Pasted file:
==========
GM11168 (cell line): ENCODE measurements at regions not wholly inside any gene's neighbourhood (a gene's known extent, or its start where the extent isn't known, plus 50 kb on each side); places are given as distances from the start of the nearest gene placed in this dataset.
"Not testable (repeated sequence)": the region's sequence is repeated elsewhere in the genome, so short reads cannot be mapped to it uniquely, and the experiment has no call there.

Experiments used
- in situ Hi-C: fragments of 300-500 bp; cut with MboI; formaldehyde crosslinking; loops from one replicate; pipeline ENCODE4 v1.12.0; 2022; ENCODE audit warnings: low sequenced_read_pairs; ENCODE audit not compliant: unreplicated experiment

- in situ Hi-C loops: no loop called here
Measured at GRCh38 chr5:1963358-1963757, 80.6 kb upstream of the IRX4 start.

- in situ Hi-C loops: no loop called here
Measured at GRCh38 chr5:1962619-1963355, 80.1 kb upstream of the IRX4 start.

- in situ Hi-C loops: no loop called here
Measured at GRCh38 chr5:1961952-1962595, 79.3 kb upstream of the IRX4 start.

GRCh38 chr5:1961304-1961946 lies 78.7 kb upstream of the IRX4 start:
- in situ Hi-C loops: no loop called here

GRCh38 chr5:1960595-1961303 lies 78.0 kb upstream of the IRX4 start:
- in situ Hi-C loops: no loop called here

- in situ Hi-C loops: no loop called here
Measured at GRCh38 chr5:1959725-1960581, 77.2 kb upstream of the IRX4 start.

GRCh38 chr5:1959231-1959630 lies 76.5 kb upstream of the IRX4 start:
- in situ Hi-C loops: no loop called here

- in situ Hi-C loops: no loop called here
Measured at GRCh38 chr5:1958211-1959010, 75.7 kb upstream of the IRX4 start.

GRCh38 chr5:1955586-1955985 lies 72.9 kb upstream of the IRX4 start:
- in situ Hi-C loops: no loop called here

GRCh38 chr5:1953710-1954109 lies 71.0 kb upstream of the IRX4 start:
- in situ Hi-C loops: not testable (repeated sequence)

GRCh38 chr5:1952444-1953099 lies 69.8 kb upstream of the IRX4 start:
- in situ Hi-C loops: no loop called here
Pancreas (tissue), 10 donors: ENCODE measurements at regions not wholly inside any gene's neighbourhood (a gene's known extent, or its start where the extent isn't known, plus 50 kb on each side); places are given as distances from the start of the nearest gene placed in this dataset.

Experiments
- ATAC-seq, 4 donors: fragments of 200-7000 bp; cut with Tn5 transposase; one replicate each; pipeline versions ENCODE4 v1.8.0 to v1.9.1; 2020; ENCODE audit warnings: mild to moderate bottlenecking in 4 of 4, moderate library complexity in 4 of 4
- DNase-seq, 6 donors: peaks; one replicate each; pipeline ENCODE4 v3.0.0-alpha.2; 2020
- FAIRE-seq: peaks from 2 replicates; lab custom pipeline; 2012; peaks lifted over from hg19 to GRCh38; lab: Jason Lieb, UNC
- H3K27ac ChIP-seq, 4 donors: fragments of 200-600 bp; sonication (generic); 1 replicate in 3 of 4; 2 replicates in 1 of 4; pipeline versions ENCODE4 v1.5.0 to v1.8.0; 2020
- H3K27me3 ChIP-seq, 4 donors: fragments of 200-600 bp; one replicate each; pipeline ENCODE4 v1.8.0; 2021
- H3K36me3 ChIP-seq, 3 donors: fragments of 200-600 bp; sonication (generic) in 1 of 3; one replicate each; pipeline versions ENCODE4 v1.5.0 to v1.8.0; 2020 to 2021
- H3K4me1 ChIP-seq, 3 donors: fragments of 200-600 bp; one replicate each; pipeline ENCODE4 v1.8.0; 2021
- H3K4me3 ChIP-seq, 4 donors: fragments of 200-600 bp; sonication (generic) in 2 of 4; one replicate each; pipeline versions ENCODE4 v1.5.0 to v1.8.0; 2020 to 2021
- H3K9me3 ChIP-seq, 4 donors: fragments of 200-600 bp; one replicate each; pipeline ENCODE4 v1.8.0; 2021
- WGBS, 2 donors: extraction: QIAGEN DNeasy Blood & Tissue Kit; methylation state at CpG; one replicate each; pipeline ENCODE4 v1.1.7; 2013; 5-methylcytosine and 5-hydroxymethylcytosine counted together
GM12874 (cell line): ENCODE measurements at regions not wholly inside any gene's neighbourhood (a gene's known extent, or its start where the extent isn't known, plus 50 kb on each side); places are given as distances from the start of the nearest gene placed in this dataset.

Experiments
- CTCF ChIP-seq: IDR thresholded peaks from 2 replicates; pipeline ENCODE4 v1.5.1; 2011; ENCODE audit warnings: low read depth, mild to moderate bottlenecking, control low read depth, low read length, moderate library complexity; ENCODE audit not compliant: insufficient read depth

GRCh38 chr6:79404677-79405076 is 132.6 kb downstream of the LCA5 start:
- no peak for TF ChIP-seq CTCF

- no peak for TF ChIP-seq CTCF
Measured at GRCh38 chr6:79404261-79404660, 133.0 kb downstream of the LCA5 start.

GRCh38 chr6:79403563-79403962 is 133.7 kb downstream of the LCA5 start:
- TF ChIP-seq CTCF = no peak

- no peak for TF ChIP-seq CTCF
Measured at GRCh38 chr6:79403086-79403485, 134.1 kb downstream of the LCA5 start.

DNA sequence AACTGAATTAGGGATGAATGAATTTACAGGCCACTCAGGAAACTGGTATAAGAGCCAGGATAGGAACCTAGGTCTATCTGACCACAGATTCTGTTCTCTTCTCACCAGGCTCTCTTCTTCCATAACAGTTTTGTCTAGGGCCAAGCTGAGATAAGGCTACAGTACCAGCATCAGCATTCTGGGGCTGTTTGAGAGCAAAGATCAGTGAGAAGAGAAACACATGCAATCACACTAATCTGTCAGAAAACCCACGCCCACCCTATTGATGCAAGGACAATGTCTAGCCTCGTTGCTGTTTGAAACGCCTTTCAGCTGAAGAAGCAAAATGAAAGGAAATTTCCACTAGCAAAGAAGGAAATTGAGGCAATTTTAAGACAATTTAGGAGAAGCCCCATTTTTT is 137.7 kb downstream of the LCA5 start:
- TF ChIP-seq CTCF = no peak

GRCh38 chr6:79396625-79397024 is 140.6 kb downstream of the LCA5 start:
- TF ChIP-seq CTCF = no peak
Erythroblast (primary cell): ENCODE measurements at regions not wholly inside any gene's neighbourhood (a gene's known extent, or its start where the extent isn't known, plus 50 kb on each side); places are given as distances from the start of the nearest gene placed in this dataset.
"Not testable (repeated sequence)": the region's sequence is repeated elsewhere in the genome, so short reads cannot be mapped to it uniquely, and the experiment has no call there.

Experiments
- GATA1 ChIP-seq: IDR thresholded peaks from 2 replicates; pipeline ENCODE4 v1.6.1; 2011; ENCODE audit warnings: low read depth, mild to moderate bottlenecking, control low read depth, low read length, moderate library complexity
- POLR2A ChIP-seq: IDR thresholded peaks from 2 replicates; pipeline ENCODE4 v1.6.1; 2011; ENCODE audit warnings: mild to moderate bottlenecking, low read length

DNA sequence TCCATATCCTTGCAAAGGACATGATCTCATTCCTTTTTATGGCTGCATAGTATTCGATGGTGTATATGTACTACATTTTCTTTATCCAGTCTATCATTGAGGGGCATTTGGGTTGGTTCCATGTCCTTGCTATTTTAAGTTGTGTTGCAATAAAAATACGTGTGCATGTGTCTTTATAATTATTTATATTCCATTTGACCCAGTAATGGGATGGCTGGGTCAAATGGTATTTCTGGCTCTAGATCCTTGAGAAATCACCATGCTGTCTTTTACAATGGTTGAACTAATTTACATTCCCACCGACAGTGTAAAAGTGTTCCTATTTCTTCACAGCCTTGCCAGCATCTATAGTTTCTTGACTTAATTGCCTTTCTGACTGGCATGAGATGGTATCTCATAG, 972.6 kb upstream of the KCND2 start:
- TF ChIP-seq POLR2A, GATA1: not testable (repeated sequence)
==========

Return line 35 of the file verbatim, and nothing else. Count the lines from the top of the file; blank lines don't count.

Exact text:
- H3K4me1 ChIP-seq, 3 donors: fragments of 200-600 bp; one replicate each; pipeline ENCODE4 v1.8.0; 2021